Housing has gone from a big drag to one of a few catalysts October pending home sales rose an above-consensus 18% year-over-year, lifting the future sales gauge to its highest since April 2010, when sales got a lift from a temporary tax credit. Case Shiller and FHFA data showed prices continuing to rise—the largest annual Case Shiller gain was in Phoenix, up 20%! (As I write this on my sun-drenched 80-degree hotel patio in Phoenix, I don’t wonder. Every time I visit I wish I lived here.) Mortgage purchase applications also moved sharply above their Q3 average the past three weeks. October new home sales did slip but it appears Sandy played a role as sales in the Northeast slumping 32%. Still, at 1.76 million units, the supply of new homes is only modestly above July’s historic low. And the number of homes for sale normalized for the number of potential buyers is a record low by a wide margin.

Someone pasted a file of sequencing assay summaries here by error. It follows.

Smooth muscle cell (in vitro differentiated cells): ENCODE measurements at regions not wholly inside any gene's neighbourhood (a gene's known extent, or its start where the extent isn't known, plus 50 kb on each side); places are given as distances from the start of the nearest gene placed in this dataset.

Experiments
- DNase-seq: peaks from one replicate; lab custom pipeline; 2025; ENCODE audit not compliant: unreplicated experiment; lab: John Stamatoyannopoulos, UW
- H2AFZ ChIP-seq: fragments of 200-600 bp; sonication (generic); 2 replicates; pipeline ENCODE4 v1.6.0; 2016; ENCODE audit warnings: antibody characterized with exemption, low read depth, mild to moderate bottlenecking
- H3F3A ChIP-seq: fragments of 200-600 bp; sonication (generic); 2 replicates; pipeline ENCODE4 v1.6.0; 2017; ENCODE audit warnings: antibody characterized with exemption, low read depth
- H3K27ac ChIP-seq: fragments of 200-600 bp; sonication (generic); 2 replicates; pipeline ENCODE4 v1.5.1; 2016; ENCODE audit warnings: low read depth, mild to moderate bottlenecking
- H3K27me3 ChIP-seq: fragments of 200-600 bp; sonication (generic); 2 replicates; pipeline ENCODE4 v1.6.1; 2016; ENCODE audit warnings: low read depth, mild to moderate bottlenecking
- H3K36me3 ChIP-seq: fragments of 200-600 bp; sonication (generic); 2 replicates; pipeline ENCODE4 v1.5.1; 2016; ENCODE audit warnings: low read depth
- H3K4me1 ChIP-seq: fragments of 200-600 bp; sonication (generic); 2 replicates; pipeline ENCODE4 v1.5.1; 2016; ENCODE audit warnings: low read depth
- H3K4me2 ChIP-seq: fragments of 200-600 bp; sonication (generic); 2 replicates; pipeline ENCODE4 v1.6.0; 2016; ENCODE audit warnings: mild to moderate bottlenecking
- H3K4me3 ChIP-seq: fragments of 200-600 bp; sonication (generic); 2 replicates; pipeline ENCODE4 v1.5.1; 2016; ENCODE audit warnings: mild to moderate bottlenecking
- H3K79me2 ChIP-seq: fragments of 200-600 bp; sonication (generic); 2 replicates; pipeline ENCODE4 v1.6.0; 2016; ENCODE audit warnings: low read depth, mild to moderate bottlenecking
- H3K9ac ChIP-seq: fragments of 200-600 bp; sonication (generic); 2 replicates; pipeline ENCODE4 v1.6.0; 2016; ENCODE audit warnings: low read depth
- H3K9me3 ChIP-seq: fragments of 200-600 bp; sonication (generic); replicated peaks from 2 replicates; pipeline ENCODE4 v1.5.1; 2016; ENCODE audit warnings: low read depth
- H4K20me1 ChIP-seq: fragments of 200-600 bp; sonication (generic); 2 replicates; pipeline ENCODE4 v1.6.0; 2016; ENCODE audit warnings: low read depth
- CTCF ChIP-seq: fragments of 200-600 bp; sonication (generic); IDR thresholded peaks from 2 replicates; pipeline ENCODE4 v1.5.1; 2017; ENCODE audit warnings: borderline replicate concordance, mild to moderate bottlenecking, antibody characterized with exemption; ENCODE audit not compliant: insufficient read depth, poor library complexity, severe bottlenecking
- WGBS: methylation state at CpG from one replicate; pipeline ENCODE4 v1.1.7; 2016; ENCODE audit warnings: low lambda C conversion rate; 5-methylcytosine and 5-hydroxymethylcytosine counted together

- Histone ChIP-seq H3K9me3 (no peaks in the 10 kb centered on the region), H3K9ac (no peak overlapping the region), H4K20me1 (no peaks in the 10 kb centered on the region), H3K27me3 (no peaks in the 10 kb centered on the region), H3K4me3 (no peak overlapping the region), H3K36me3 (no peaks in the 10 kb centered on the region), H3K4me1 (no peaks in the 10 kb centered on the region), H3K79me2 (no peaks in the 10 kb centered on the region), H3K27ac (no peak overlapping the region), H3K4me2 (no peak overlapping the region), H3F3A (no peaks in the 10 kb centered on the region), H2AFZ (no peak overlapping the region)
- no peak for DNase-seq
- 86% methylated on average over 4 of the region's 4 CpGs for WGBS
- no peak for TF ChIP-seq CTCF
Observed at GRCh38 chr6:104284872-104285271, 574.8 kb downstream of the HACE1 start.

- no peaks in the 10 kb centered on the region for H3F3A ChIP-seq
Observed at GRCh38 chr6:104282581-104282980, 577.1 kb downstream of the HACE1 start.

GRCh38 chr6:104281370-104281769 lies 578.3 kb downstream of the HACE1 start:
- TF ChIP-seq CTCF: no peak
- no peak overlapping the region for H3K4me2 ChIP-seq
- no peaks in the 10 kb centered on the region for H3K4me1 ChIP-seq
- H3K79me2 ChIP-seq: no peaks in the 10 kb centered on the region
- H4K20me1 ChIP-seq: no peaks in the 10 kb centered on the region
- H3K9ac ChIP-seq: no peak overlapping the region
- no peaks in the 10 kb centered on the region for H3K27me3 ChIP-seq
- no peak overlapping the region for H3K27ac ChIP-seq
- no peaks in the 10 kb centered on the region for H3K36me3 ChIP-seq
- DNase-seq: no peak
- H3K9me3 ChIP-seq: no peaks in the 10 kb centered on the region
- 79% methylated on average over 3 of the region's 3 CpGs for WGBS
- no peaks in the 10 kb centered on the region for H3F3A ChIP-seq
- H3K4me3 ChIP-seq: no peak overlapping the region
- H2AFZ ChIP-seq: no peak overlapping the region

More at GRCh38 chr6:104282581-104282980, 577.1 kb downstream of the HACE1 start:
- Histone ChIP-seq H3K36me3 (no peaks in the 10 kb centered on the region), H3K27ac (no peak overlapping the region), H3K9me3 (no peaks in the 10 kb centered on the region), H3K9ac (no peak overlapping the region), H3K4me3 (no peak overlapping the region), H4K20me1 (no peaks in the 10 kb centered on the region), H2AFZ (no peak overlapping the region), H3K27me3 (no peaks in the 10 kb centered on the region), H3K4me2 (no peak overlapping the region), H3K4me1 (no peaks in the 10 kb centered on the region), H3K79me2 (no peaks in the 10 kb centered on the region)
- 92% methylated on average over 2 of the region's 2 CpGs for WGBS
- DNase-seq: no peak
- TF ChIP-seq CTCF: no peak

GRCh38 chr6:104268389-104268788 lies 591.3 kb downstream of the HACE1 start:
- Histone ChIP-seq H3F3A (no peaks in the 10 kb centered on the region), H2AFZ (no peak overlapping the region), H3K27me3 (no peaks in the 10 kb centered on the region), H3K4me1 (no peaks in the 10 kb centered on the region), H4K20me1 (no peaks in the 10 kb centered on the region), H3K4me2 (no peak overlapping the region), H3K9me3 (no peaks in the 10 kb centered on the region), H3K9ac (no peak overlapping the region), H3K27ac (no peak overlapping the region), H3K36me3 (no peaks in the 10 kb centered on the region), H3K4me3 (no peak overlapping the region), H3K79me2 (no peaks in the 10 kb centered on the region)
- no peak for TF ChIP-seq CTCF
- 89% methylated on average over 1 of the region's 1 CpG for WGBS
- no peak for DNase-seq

Is that Santa I see? The National Retail Federation said Thanksgiving weekend retail sales reached $59 billion, up 12.1% over 2011, helping ease but not fully offset Sandy’s sting, which caused most major chains to post disappointing sales for the month and consumer spending to slip. ComScore said online sales for Black Friday topped $1 billion for the first time and Cyber Monday sales hit $1.5 billion, up 17% from a year ago and the biggest Internet shopping day in history. ISI proprietary retailers’ surveys over the weekend weren’t as bullish, falling short of expectations. But historically, there’s only a loose correlation between Thanksgiving weekend sales and the entire holiday sales season. And shoppers appear to be entering the season in their best mood in years—the Conference Board’s confidence gauge hit a four-year high this month. Ho, ho, ho! What cliff??